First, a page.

Investment Real Estate
What is 'Investment Real Estate'
Investment real estate is real estate that generates income or is otherwise intended for investment purposes rather than as a primary residence. It is common for investors to own multiple pieces of real estate, one of which serves as a primary residence while the others are used to generate rental income and profits through price appreciation. The tax implications for investment real estate are often different than those for residential real estate.
BREAKING DOWN 'Investment Real Estate'
Common examples of investment properties are apartment buildings and rental houses in which the owners do not live in the residential units but use them to generate ongoing rental income from tenants. Those who invest in real estate also expect to generate capital gains as property values increase over time.
Ways Investment Real Estate Can Be Managed
Leveraging investment real estate can follow numerous paths. An investor might join a real estate investment group that pools its funds to acquire properties. The owner or owners of investment property may hire property managers to oversee the day-to-day upkeep and rent collection for a piece of real estate or an entire portfolio.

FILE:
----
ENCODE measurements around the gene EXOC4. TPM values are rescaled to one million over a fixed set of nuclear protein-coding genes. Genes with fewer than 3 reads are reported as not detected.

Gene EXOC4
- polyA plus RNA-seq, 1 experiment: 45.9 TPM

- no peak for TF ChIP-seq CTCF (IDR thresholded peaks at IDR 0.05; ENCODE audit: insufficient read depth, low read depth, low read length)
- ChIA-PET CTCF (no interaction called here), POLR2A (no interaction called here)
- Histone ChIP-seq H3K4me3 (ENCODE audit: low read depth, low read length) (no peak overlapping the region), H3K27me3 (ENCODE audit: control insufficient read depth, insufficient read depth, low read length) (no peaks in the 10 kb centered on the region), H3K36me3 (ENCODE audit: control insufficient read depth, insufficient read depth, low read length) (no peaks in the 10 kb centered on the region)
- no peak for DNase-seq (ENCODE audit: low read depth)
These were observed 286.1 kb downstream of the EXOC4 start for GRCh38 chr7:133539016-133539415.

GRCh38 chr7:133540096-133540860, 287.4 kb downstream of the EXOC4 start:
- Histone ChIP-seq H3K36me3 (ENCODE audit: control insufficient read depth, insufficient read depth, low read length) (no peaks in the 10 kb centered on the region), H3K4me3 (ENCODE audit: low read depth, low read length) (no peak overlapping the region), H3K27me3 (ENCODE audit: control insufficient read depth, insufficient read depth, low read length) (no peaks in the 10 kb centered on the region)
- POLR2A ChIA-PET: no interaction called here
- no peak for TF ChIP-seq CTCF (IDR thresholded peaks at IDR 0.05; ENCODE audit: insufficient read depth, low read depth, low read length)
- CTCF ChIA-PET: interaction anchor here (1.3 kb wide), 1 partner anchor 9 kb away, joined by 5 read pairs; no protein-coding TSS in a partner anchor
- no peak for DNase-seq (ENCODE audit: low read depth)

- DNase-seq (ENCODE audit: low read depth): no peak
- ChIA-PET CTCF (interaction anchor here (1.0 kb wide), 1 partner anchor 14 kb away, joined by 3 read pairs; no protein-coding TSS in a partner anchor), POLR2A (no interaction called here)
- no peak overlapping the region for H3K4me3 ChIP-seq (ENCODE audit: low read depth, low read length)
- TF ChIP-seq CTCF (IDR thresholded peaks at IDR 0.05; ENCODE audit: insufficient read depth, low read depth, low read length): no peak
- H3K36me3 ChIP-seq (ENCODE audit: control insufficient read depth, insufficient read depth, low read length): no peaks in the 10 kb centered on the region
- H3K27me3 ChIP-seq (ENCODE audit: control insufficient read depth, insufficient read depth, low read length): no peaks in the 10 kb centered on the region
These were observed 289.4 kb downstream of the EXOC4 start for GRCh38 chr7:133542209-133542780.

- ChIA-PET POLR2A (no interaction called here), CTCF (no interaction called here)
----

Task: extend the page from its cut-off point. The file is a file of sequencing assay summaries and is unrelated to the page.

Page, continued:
A real estate investor could also look to serve on the lending or funding side of projects with an expectation of a return on their investment. For example, investors could be the lenders behind hard money loans for real estate. The borrower in such an instance will likely pay higher interest rates to receive the funds and will need to repay the loan in short order. The lender might agree to the loan in the hopes of taking ownership of the property should the borrower default especially if the property has the potential for greater resale value.
Investment real estate can take the form of a piece of property that is in disrepair or otherwise underdeveloped that is built up with the intent to rent the space for a long-term return. The owner of the property might seek financing to cover the cost to improve the real estate and make it more attractive to tenants.
A real estate investor could acquire a property based on an expectation that demand for the space will increase because of external factors. New attractions such as a sports arena or infrastructure development, such as a highway extension, could make neighboring properties highly desirable. For example, a real estate investor might buy a commercial property next door to the site for a new theater that is under construction. The assumption is that there would be increased foot traffic passing by the purchased property, which would make the location a prime choice for retailers. The increased demand could give the owned cause to alleviate rent prices as well.